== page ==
Ian White - Commanding Officer of the Royal Naval Reserve | Living North

Ian White - Commanding Officer of the Royal Naval Reserve

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Ian White, Commanding Officer of the Royal Naval Reserve
We talked to Ian White, Commanding Officer of the Royal Naval Reserve unit on the River Tyne
‘It was for me because it was in the time of the Cold War chasing the Soviet submarines in the Iceland-Faroes gap – that’s adrenaline-pumping’

What’s your job title? I’m the Commanding Officer of HMS Calliope, which is the Tyne division of the Royal Navy Reserve.

And what does that mean? The men and women who are part of the ship’s company can be mobilised to augment the Royal Navy. They’re fully trained so they can take on roles which would be required by the geo-political situation and what the government is wanting to do with our military.

How did you get the job? I joined the Royal Naval Reserve in 1977 when I was still at school. I was a reservist for three or four years and then I transferred into the Royal Navy. Initially I was a Warfare Officer on surface ships, then I specialised in the submarine service and was on strategic missile-carrying submarines. I decided to pursue a civilian career so I left the regular service and rejoined the Reserves. I was attached to HMS Calliope and over time I’ve been promoted and appointed as the Commanding Officer.

What hours do you work? It’s not a nine to five job because it’s part-time. It probably adds up to about 60 days a year, some days are a little bit more busy than others depending on what’s happening.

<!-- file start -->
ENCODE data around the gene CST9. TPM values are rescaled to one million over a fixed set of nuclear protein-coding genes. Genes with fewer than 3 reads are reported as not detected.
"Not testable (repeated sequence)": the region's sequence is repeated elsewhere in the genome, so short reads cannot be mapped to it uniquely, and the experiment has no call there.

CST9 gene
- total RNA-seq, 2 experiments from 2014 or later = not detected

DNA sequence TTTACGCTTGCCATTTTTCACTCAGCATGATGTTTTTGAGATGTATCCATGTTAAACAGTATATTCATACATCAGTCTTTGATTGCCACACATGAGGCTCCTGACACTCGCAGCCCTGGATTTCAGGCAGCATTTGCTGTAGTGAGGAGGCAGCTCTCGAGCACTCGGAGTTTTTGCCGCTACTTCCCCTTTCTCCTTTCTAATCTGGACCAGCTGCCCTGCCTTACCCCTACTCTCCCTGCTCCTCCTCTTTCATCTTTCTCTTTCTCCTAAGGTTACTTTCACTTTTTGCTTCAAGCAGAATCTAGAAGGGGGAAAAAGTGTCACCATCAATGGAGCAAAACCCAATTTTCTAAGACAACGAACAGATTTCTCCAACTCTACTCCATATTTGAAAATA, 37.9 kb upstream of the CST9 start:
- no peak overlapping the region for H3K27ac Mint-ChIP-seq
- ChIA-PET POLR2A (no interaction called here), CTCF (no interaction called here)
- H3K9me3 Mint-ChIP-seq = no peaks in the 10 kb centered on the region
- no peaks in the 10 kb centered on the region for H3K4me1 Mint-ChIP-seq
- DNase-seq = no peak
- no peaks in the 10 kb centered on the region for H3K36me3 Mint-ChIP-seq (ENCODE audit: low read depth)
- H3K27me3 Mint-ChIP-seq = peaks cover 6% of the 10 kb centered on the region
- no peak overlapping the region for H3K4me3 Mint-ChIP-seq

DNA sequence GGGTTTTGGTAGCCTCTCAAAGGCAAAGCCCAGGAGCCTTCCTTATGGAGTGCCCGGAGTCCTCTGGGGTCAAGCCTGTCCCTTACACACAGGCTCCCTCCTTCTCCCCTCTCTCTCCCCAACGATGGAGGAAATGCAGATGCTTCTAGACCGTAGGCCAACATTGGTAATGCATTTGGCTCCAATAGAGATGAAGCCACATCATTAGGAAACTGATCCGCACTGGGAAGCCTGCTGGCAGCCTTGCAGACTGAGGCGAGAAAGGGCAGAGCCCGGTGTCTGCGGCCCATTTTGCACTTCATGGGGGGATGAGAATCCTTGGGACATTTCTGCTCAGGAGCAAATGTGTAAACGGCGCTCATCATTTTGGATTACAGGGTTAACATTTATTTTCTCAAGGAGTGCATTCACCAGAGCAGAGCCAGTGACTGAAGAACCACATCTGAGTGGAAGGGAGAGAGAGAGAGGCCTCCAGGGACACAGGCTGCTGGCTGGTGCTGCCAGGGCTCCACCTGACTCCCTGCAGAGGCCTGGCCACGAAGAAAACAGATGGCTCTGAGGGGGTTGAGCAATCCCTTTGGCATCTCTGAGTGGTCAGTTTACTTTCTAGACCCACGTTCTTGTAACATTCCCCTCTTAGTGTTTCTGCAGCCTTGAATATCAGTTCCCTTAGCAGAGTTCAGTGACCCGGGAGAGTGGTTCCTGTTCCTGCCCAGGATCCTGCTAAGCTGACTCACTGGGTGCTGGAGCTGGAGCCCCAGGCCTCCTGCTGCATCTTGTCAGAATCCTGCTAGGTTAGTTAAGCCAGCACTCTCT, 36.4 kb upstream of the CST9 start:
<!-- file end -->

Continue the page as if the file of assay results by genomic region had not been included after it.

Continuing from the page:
What does a work day entail? Making sure that the men and women who are attached to HMS Calliope are sufficiently trained so they can fully integrate with regular counterparts. If they need to go on courses they can, everything is organised from the hub, the hub being HMS Calliope.

How many personnel are you responsible for? Getting on for 200.

You’ve been stationed in the Falklands, what was that like? That was shortly after the Falklands War. We were picket boats sitting off Argentinian airfields so if the Argentinean planes took off and there looked like there was going to be an airstrike we would be able to scramble the fast jets from the Falklands to intercept.

What was it like serving on a nuclear submarine? Exciting! It was for me because it was in the time of the Cold War chasing the Soviet submarines in the Iceland-Faroes gap – that’s adrenaline-pumping.

Did you ever feel claustrophobic? I think you’re far too busy. By selection, people in submarines aren’t claustrophobic. If you’re not good at it you won’t pass the course.

What’s the longest amount of time you’ve ever spent at sea? I dived in a submarine for about 14 weeks.

What’s the worst part of the job? When some of our men and women have been mobilised. It’s the anguish of them being in harm’s way. That’s the most challenging and distressing part of the job – when something has gone wrong.

The best part? The reward from being part of the most professional, highly trained and the most respected navy in the world. And starting people off on their naval career, because it’s been very rewarding.

For information about joining HMS Calliope visit www.royalnavy.mod.uk

Published in: March 2016

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